Jacob’s Creek broadens sourcing following Adelaide Hills Chardonnay shortage
Jacob’s Creek has broadened grape sourcing for its Jacob’s Creek Reserve Chardonnay following the poor harvest in Adelaide Hills this year, its chief winemaker told db.
Speaking to db last week, chief winemaker Daniel Swincer told db that the company had decided to broaden sourcing in order to satisfy global demand of its popular wine.
“Yields for our Jacob’s Creek Reserve Adelaide Hills Chardonnay have been smaller than previous years and we have made the decision to source from a wider base of regions in order to meet the global demand for this popular wine and ensure that the quality and style expected by our consumers is maintained,” Swincer told db.
“By broadening opening grape sources for Jacob’s Creek Reserve, our winemakers can readily source the same and in some cases higher quality level grapes with sufficiently high flavour intensity to suit this popular wine globally.”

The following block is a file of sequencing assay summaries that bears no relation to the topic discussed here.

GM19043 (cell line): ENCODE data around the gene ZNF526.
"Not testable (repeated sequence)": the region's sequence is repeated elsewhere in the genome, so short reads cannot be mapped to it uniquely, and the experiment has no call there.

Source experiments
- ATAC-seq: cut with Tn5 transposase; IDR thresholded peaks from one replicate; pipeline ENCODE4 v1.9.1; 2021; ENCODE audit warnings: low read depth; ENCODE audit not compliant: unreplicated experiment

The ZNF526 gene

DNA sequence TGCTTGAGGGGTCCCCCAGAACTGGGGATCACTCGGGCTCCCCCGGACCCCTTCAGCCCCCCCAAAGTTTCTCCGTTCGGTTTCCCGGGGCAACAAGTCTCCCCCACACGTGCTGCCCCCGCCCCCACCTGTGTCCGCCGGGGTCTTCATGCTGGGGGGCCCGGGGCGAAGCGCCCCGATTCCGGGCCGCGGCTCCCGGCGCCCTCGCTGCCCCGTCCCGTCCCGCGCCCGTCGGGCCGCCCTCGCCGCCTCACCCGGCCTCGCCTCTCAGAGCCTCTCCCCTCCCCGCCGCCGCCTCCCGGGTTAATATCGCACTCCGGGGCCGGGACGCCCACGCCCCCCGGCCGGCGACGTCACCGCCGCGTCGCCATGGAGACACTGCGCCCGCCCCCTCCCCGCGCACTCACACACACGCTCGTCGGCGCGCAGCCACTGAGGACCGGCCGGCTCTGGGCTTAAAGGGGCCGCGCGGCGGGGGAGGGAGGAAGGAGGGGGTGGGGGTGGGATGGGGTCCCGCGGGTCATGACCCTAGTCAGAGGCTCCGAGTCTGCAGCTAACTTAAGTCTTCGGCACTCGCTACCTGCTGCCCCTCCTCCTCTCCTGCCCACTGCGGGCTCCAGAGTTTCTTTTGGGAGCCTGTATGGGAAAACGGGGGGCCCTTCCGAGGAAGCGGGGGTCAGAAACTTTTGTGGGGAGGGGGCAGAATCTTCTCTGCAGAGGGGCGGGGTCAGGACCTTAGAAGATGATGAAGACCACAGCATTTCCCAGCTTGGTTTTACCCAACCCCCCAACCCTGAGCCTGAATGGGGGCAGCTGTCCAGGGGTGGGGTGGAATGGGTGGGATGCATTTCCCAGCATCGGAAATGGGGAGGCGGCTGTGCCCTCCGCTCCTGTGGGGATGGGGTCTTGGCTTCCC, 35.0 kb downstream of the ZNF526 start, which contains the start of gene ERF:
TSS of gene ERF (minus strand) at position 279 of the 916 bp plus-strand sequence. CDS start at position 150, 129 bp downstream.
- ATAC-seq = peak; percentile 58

It comes after Wine Australia reported that yields of Chardonnay had fallen to their lowest levels in five years, down 12% (47,975 tonnes) to its lowest crush in five years at 356,250 tonnes. Chardonnay makes up 45% of the white crush, down 2 percentage points since 2017, or around 22% of the total harvest, the National Vintage Report said.
The largest decreases in the variety were seen in Eden Valley and the Adelaide Hills, where the Chardonnay crush fell by around 50%, but Murray Darling-Swan Hill saw Chardonnay yields fall 17% (19,422 tonnes) which the report said partly reflected changes in plantings irrigation strategies in addition to the seasonal conditions.
There were also “significant” losses recorded in all varieties across Barossa, Adelaide Hills and the Clare Valley, despite early predictions that the 2019 Australian wine harvest would be 10-20% lower than last year proving to be unfounded.